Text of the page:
“Geriatric,” I say, speaking for my womb. It’s not so bad. My marriage is loose and light—platonic—a comfy sweater I sometimes wear.

As my eyes adjust to the darkness, I make out the curves of Harriet’s right cheek and jawbone, the light in her right eye. Galena’s dimpled chin and bright eyes are lit from below. In the dim green light, through their North Face gear, mother and child look like Renaissance versions of themselves. “Why can I see you?” I say. Galena strokes the baby’s wagging arm, which, in its movement, leaves behind a green facsimile of where it’s just been. She seems—I’ll say it—bioluminescent. 

“Do you have a glow-in-the-dark baby?” I ask. 

Harriet squeaks, delighted, bewilderment in her grin. Everyone is tinged with green. 

“Isn’t she amazing?” Galena says. “This is it. This is what I wanted to show you. I wanted her aunties to see what she could do.” 

My jaw hangs. I reach out to touch the baby’s arm. In it I see swirling galaxies of what I imagine are cell clusters, and the electric green pathways of neurons. “How did this happen?” I ask. 

“How the hell should I know?” Galena says. “Maybe we’re evolving.” She reaches into her coat, hands shaking. “Low again,” she says. “Breastfeeding dehydrates me.” She clicks her insulin pump three times. She’d told me in college once that she shouldn’t drink because of her diabetes, though she continues to. I hear the crinkle of a Clif bar she has produced from her coat pocket.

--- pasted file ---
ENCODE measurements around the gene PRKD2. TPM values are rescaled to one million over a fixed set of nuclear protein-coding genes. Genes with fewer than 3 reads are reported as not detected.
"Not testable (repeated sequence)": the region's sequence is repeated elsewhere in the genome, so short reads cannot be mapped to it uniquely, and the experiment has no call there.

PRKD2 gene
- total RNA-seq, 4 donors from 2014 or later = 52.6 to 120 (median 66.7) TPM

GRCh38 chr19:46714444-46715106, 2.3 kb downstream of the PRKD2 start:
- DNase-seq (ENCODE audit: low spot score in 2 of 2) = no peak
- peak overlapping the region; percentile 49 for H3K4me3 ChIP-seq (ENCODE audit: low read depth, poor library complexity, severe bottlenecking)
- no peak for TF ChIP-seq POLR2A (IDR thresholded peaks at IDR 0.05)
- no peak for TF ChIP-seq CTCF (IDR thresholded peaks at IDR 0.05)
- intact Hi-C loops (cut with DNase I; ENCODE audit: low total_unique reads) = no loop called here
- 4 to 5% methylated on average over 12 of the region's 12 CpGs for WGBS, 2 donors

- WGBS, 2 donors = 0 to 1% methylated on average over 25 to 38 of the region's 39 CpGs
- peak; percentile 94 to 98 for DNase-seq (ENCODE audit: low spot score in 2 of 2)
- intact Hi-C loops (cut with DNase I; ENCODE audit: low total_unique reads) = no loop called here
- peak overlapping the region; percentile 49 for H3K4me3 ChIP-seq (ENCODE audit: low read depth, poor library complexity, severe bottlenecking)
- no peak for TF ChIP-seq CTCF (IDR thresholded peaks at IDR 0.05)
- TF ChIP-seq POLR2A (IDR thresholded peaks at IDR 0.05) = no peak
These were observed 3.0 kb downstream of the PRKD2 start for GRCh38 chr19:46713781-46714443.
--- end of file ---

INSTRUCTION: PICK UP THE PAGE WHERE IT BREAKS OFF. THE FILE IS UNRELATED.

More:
I think of the mill tailings. The nuke testing. “Is she radioactive?” I ask. “I mean, have you brought her near a Geiger counter? Or a doctor?” Harriet giggles. 

“My child’s a freaking miracle,” Galena says, mouth full of rice syrup and rolled oats. “If you don’t like it, that’s your bag of shit.” 

My child’s a freaking miracle,” Galena says, mouth full of rice syrup and rolled oats. “If you don’t like it, that’s your bag of shit.